We hear this statement on a daily basis, though perhaps not in so many words. My question, though, is not whether or not science and Christianity contradict one another. My question is whether or not this scientific stance against religion is a relatively new stance for people to take. For years we have been taught that religion has always been the backbone of human civilization. From ancient cave paintings to the development of written language to bronze idols and to even a more contemporary setting.We have heard that men and women choose religion in order to make sense of the world, and that the more we can explain without the existence of some all powerful deity, the less we need to invoke such a mystical existence in order to make sense of the world. Allow me to point out for us all a brief history of some world movements.

  • In 509 B.C. Romans revolted against their king in order to establish a republic, giving more power to the Roman citizen.[1]
  • In 460 B.C. Cleisthenes enacts reforms that make Athens a democratic Greek City-State, giving more power to Athenians.[2]
  • In 230 B.C., Shihuangdi, who was the self-proclaimed first emperor of China, standardized writing and units of measure.[3]
  • In 49 B.C. Julius Caesar crossed the Rubicon, starting a Roman civil war in order to keep his army and seek political gain.[4]
  • In 313 A.D. Constantine made Christianity Rome’s official religion in recognition of the power he perceived it granting him in combat.[5]
  • In 800 A.D. Catholicism took political power through Charlemagne creating the Holy Roman Empire.[6]

More Recently

  • Enlightenment (18th Century)- Man begins seeking his own power through his rational facilities relying more on his own reason than through the instruction  of others (particularly in the religious community).[7]
  • Scientific Revolution (18th Century- present day) began as a part of the enlightenment movement and provided science as an autonomous practice even furthering the proclaimed power of the individual mind and of the individual person.[8]
  • Civil Rights movements throughout all of time (e.g. African American right to vote, Women’s right to vote, abolition of slavery, right to keep and bear arms and homosexual freedom in ‘marriage’) consisted and consist of people fighting for more individual power.

 

Consider the notion that every human movement in the history of the world revolved and currently revolves around a notion of power. People yearn for power and they will fight to have that power. Some of those fights I believe a worthwhile, but nevertheless revolve around a human yearning for power. As such, many of these movements carry along a sense of selfishness as they pertain to the individual. Now, let us consider the statement initially posed, “When science encroaches, God is driven away.”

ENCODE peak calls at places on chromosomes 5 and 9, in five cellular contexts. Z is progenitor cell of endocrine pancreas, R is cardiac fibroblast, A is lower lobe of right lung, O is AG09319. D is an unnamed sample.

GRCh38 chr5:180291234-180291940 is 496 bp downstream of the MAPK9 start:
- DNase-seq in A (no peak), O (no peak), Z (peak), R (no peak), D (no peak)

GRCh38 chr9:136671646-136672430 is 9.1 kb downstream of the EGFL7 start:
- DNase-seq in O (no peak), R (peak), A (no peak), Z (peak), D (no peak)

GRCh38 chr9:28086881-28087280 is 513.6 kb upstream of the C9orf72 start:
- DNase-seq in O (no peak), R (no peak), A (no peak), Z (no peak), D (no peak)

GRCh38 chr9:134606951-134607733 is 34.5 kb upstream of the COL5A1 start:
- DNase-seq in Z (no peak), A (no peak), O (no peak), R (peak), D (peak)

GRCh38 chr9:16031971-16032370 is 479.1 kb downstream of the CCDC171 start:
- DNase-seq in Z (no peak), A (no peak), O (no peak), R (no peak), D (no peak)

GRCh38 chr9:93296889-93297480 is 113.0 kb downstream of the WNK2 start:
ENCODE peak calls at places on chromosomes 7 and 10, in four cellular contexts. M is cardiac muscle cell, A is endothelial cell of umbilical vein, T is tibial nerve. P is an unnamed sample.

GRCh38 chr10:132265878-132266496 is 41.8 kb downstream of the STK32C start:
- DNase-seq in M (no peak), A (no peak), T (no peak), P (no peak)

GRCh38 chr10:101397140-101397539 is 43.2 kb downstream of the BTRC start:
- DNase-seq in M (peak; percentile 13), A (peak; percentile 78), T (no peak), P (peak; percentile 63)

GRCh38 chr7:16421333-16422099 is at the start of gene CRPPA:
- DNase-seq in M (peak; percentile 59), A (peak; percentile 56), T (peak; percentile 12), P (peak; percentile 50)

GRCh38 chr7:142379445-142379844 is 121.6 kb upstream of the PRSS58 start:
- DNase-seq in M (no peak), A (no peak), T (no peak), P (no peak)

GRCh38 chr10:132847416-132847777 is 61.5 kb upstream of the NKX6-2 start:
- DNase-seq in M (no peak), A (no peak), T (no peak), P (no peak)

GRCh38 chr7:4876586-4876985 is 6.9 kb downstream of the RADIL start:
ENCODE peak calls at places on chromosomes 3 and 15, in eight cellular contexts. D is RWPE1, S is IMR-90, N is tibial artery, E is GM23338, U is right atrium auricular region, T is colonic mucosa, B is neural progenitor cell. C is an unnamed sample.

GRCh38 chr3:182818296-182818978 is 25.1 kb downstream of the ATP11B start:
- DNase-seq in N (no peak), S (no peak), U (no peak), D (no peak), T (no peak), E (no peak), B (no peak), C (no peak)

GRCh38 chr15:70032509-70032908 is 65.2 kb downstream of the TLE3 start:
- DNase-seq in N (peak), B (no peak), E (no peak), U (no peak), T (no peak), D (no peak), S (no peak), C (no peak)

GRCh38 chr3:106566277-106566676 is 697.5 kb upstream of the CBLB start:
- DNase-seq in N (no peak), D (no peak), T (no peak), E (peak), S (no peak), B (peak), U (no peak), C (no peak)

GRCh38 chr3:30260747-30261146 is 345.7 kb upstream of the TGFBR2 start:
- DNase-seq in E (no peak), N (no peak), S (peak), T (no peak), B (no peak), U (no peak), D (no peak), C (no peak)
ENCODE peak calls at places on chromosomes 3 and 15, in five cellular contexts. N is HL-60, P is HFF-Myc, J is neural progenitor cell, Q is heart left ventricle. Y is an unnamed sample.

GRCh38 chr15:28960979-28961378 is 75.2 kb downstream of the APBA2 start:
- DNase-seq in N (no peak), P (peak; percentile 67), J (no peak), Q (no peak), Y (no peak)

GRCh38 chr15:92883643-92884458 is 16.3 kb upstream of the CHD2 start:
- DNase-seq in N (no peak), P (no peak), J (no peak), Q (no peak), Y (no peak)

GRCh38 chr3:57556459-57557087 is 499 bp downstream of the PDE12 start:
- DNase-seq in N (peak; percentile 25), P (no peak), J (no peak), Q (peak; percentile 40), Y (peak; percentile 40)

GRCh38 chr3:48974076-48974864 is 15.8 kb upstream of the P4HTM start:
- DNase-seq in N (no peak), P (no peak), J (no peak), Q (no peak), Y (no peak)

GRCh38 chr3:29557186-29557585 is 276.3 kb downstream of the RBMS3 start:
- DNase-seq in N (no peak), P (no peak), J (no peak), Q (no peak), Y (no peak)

It is nothing new that mankind would be involved in some sort of revolution that seemingly grants more power to the individual. Just a few examples have been listed. Materialism and atheism are not new or revolutionary ideas. In fact, to include one’s self in this type of revolution at all, when it is not necessary, is only a way the individual tries to gain power over his or her own life. According to Christian scripture, it is this type of revolution than mankind has been involved in since mankind first accepted the disease known as sin.[9] Science does not have the ability or the power to drive God away. It is only an excuse some use to ignore a holy God. People will always try to rely on self, even if it means denying a God who calls each to give his or her life up.

In partaking in this sort of revolution, the atheist lifestyle lends credence to the Biblical narrative. Atheism, relativism and individualism all portray the selfishness of mankind and the want mankind has to rule over his own life. Will we conform to this sort of thinking in order to gain power or acceptance? I certainly hope not. We must make honest inquiries to discover any truth. If any truth exists, it must exist outside of the human mind and we, therefore, must rely on more than our own cognitive volition or our self-contained reason.

Do I think science and faith contradict one another? I think it depends on one’s faith and one’s interpretation of scientific data and whether or not that faith and that scientific interpretation are true to reality.

Do I think those who believe in God should use reason and science? Yes, but as a tool, not as a god in itself.

So I believe Christians are just as guilty as non-Christians when it comes to seeking power? Yes, and I think they need to trust in the God they claim, for He is real and He is powerful!

 

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